What is especially demoralizing to the military is that while real earnings have been falling, much of the civilian work force has been enjoying modest raises. Between 1972 and the end of 1978, real earnings jumped 12% for a blue-collar federal employee and 6.3% for unionized labor in American industry. Thus the disparity has widened between comparable military and civilian pay. Says Master Sergeant Jessie Snodgrass, who is in charge of a C-141 air transport maintenance crew at Norton Air Force Base: “I am losing two men a month. The pay is unfair. The civilians here are paid $9.30 an hour and do exactly the same job as my men who get about $2.30.” Other sample disparities: a mid-career NCO earns about $14,500 annually; if he is a computer programmer, he could make $23,000 working for a civilian employer. A Navy captain earns $43,198, including allowances for food and quarters; but a Merchant Marine Master, with his customary overtime, can make $66,450.

The military, of course, enjoys indirect financial benefits: free medical care (though it is not always readily available and not always first-class); cut-rate prices for food and other items at commissaries and a pension that provides half-pay after 20 years in uniform and three-fourths of base pay after 30 years. But with galloping inflation, these fringes no longer offset low wages. Then, too, most civilian jobs also have attractive fringe benefits.

Measures to resolve the nation’s military manpower problems will be costly and complex. Not only must they deal with the matter of recruiting high-quality first-termers but also with retaining experienced NCOS and officers. If anything, demographic analyses indicate that recruiting could become more difficult. In 1978 some 2.14 million American males reached age 18. This year, the figure will decline to 2.13 million, and by 1992 it will fall to 1.61 million. Not until this century’s final year will the 18-year-old male cohort rise to 1.9 million. Recruiting more women will compensate for part of the drop in available males, but some experts caution that the quality of female recruits may also go down as the numbers rise. Women currently account for 7.4% of the armed services, up from 3.5% in 1974. The Pentagon estimates that by mid-decade women will make up about 11 % of the enlisted force.

To get better people, the Pentagon has added recruiters and increased its advertising, measures that have pushed this year’s recruiting budget to $614 million, about $100 million above the 1979 level. The Army has even mobilized its 275 U.S.-based generals. They have been speaking at high schools, calling on local government officials to ask their support for the AVF (one way: by making student rolls available to recruiters) and paying surprise visits to recruiting stations.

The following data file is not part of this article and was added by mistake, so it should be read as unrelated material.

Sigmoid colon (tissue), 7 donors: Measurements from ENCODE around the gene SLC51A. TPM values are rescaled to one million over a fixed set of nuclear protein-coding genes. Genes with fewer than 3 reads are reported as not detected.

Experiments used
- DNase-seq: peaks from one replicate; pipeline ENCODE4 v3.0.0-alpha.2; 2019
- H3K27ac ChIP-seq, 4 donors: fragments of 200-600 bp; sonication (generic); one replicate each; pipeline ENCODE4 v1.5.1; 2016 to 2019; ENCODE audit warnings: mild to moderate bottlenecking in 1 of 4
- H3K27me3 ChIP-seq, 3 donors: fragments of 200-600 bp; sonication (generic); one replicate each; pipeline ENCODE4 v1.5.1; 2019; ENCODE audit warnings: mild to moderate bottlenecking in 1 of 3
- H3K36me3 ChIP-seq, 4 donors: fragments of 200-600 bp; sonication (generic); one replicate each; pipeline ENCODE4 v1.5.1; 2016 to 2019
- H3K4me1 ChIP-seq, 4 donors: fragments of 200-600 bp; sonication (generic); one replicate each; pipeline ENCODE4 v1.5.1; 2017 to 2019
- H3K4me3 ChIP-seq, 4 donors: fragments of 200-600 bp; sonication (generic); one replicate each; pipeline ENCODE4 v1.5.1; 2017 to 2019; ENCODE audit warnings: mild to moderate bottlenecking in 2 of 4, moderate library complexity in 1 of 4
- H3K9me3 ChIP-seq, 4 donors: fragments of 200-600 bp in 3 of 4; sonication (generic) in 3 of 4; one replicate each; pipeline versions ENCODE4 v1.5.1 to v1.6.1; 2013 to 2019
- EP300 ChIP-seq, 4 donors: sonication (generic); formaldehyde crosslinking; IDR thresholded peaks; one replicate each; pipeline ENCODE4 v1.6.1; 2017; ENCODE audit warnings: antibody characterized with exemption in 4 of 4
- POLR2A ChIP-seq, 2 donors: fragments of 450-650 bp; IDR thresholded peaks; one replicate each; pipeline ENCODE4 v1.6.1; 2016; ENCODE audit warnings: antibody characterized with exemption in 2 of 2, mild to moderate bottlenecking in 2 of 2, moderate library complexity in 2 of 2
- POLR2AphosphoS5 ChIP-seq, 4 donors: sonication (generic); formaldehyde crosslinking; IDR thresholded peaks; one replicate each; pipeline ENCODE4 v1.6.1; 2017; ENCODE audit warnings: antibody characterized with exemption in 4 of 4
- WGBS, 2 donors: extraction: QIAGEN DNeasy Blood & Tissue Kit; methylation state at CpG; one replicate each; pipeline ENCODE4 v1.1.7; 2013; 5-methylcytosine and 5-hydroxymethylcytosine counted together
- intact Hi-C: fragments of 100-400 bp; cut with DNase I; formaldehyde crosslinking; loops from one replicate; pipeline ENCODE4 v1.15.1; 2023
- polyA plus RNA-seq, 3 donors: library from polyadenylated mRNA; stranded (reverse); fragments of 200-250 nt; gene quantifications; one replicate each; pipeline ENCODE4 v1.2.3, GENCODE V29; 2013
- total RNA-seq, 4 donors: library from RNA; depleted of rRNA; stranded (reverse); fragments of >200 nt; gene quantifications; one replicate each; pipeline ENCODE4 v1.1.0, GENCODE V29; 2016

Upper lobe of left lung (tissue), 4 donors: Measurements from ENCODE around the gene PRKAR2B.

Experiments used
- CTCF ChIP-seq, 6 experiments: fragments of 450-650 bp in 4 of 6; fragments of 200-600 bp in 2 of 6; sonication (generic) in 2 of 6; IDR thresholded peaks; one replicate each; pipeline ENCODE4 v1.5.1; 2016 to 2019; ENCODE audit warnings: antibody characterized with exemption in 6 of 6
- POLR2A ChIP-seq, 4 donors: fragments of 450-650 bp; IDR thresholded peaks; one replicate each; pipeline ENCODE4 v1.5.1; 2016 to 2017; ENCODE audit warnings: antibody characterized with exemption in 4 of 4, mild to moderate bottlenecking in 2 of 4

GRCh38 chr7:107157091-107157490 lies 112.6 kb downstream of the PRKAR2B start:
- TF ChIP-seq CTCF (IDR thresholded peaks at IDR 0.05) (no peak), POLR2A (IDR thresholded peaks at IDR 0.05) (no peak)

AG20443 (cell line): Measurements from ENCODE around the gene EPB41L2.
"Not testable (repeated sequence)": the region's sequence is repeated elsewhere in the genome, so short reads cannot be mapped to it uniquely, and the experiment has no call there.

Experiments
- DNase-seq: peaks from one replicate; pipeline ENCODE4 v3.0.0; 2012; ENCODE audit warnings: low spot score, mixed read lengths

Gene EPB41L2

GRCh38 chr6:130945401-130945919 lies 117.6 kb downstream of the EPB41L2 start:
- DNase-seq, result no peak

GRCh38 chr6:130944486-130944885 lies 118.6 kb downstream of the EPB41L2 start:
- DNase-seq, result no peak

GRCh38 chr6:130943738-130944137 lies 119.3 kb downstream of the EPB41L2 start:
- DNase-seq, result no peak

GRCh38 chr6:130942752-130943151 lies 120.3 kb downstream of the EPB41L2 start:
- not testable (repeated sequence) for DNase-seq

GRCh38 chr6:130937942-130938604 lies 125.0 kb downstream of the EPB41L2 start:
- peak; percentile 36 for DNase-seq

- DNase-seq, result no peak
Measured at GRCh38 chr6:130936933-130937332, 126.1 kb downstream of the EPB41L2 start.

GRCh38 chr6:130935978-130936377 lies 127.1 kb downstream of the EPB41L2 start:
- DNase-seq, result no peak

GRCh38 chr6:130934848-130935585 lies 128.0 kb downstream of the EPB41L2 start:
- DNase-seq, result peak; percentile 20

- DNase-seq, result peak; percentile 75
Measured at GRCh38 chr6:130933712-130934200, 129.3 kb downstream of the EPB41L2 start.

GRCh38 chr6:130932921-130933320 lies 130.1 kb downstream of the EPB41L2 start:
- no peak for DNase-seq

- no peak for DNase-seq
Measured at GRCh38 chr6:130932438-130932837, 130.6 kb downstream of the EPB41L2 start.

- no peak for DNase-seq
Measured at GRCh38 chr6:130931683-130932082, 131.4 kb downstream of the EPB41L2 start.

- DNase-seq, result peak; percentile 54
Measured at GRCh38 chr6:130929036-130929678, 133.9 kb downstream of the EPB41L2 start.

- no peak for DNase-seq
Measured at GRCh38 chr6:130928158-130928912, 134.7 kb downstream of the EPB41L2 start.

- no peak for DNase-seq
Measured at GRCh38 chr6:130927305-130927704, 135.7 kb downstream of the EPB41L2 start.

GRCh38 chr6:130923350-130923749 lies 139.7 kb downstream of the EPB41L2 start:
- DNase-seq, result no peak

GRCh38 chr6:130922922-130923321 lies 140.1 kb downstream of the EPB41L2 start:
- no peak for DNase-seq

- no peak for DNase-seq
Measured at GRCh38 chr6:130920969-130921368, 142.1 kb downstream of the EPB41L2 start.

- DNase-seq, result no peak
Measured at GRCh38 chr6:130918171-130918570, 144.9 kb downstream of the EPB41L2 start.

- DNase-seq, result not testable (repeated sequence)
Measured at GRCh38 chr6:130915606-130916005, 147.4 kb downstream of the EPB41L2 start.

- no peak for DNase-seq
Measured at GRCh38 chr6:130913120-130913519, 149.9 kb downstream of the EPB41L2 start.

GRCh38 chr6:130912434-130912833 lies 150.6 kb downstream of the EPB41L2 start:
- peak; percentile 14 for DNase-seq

Pressing recruiting sergeants to achieve higher quotas is one technique the Pentagon is not considering. Such pressure was behind last year’s scandals. To meet their quotas, recruiters helped volunteers cheat on their aptitude tests and enlistment applications.

One proposed solution to the manpower problem is to attempt to attract bright, college-bound enlistees by restoring some of the generous educational benefits of the old G.I. Bill. Several versions of such a measure are now before Congress. Army Chief of Staff Edward C. Meyer argues that such benefits should be transferable to the children of those now serving in the AVF. General Meyer believes this would induce many experienced NCOS and officers who were family men to stay in uniform.

But a substantial pay raise would help the volunteer force the most. Says Meyer: “Professional soldiers remain professional soldiers for reasons profoundly more complicated than wage scales. But the youngster who is searching, and must justify his choice to his peers with some rationale, cannot ignore the tales of hardship relayed to him by present and former service members.” Says Dr. AJ. Martin, a Pentagon manpower specialist: “The most patriotic guy in the world has to feed his family.”

According to a 1979 Pentagon study, it would take about $5.5 billion in pay hikes right now to “reestablish the relative positions which existed at the end of 1971 between the military and the civilian power to purchase goods and services.” The raise endorsed by Carter last week is not that ambitious. Sponsored in the Senate by Georgia Democrat Sam Nunn and Virginia Republican John Warner, the proposal would provide a relatively modest $3.5 billion over five years to alleviate some of the AVF’S most serious problems, although it would not give everyone a raise across the board. To retain pilots, for example, flight pay, which currently ranges from 5100 to $245 extra per month, would be increased 25%; to compensate sailors for the hardship of lengthy family separations, the monthly sea pay supplement of $25 to $55 would be boosted 15%. Among its other features, the bill would increase the 100-a-mile travel allowance payments to 18.50 for personnel transferred to new posts, and the basic $15,000 bonus ceiling for re-enlisting for three years would be hiked to $20,000. The Nunn-Warner bill is given an excellent chance of being passed by Congress, which all too often in the past has preferred to spend money on flashy weaponry —with the constituent-pleasing defense contracts that go with the hardware expenditures—rather than on manpower.